The lengths we sometimes must go to in order to safely attach affordable screw-on neutral density filters!

Will the Laowa’s small size permit fitting focussing fingers in behind all three parts of such an ND filter solution?

Is its optical correction enough to avoid the dreaded straight-to-bent-and-back morphing parallels?

Or do I need to consider other superwide M43 lenses such as the narrower and slower SLR Magic 8mm f/4.0 prime or Olympus M.Zuiko Digital ED 7-14mm f/2.8 Pro superwide-to-wide zoom, both of which present other ND filter-attaching problems?

Why aren’t these things straightforward and easy to solve?

Olympus M.Zuiko Digital ED 12-40mm f/2.8 Pro standard zoom lens is a terrific lens but needs to be supplemented with wider or longer primes or zooms for non-standard shots or subjects.

I managed to produce an acceptable set of interior photographs with my  Olympus M.Zuiko Digital ED 12-40mm f/2.8 Pro zoom set at 12mm, my least favourite focal length for architectural and interiors photography, but at least it got the job done.

When it comes time to produce a complete set of images of this house and land once the final work is done and the council approvals – fingers crossed – come through, then I will have to do it with a much wider lens to get the feel of really being there in the interior or in the landscape rather than peering at it from a slight distance.

I would rather spend more money on Micro Four Thirds lenses and accessories right now than on APS-C gear as I need to have a well-rounded video and stills kit based on Panasonic’s Lumix Super 16/M43 cameras rather than Fujifilm’s Super 35/APS-C cameras.

Panasonic has really hit the moviemaking mark whereas Fujifilm is still playing catch-up from well behind in the video stakes and seems to have lost interest in producing more moviemaking-ready manual clutch focus primes and zooms.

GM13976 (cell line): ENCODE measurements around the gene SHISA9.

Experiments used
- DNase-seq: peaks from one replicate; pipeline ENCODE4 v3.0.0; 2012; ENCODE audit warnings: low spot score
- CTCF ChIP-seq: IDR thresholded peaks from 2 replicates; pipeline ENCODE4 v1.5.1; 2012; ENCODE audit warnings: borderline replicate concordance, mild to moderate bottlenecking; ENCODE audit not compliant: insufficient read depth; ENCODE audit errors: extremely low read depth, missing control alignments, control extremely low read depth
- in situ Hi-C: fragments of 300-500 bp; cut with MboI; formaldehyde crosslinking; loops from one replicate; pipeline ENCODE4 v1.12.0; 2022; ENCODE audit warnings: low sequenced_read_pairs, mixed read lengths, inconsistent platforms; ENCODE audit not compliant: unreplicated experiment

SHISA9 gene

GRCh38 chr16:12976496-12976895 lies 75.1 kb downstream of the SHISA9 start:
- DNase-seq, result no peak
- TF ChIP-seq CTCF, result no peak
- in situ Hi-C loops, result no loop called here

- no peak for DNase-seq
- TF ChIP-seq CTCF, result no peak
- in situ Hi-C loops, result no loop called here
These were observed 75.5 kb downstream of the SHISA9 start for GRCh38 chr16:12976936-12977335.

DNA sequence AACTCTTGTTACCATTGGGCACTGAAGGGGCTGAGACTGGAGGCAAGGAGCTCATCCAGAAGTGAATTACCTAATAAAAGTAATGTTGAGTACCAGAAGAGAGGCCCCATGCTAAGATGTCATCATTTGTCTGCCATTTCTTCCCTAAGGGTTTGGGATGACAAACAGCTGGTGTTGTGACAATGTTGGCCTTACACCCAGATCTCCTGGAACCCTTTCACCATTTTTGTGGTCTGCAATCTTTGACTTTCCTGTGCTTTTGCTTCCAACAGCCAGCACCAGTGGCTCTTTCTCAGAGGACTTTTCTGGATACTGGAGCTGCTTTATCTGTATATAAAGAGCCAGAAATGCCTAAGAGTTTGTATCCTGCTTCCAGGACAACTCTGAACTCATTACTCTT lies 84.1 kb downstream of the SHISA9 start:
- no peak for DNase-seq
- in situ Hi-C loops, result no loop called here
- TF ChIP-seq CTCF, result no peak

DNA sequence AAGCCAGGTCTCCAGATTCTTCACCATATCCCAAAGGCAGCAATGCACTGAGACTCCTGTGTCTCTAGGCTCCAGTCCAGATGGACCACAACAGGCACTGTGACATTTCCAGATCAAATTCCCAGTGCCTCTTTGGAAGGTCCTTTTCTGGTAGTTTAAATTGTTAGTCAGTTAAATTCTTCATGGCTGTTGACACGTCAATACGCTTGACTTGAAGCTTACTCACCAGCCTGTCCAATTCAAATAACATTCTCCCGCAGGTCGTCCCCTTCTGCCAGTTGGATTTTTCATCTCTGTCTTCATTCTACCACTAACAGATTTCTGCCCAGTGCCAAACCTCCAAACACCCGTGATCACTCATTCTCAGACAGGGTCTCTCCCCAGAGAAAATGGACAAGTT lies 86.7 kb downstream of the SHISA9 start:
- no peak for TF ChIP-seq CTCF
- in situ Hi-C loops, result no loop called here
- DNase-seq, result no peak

Fujifilm’s X-Pro2 and X100F digital rangefinder cameras are unique in their feature sets and affordability compared to Leica’s wonderful but incredibly expensive digital rangefinders. I love making fly-on-the-wall documentary photographs with rangefinder cameras and have done so since my early days in analog photography.

Fujifilm’s strength is in stills photography with my preferred camera series being the professional digital rangefinder X-Pron (n standing for a number) and the compact digital rangefinder X100n, both of which allow me to create photographs with image design and timing that continue to elude me in EVF-based cameras like Panasonic’s.

If Fujifilm comes out with a top-quality, non-compromised EVF in the X-Pro2’s successor than I may well add one for use with prime lenses longer than 35mm and wider than 18mm, as well as all zoom lenses, making for a classic two-camera, longer plus wider prime lens kit for immersive documentary photography.

Meanwhile Panasonic goes from strength to strength with its EVF-based, DSLR-style video stills hybrids cameras, though I do have a very special fondness for its Lumix GXn rangefinder-style series with its unique tilting EVF that allows me to photograph in the style of my beloved, long-lost Rolleiflex twin lens reflex cameras.

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Clicking on these affiliate links and purchasing through them helps us continue our work for ‘Untitled: Stories of Creativity, Innovation, Success’.

  • Breakthrough Photography 46mm X4 Brass UV FilterB&H
  • Fujifilm XF 10-24mm f/4 R OIS LensB&H
  • Fujifilm XF 14mm f/2.8 R Ultra Wide-Angle LensB&H
  • Heliopan 46-77mm Step-Up Ring (#149)B&H
  • Heliopan 77-82mm Step-Up Ring (#130)B&H
  • Olympus M.Zuiko Digital ED 7-14mm f/2.8 PRO LensB&H
  • Olympus M.Zuiko Digital ED 12-40mm f/2.8 PRO LensB&H
  • Sensei PRO 77-82mm Brass Step-Up RingB&H
  • SLR Magic 8mm f/4 LensB&H
  • Venus Optics Laowa 7.5mm f/2 MFT Lens for Micro Four ThirdsB&H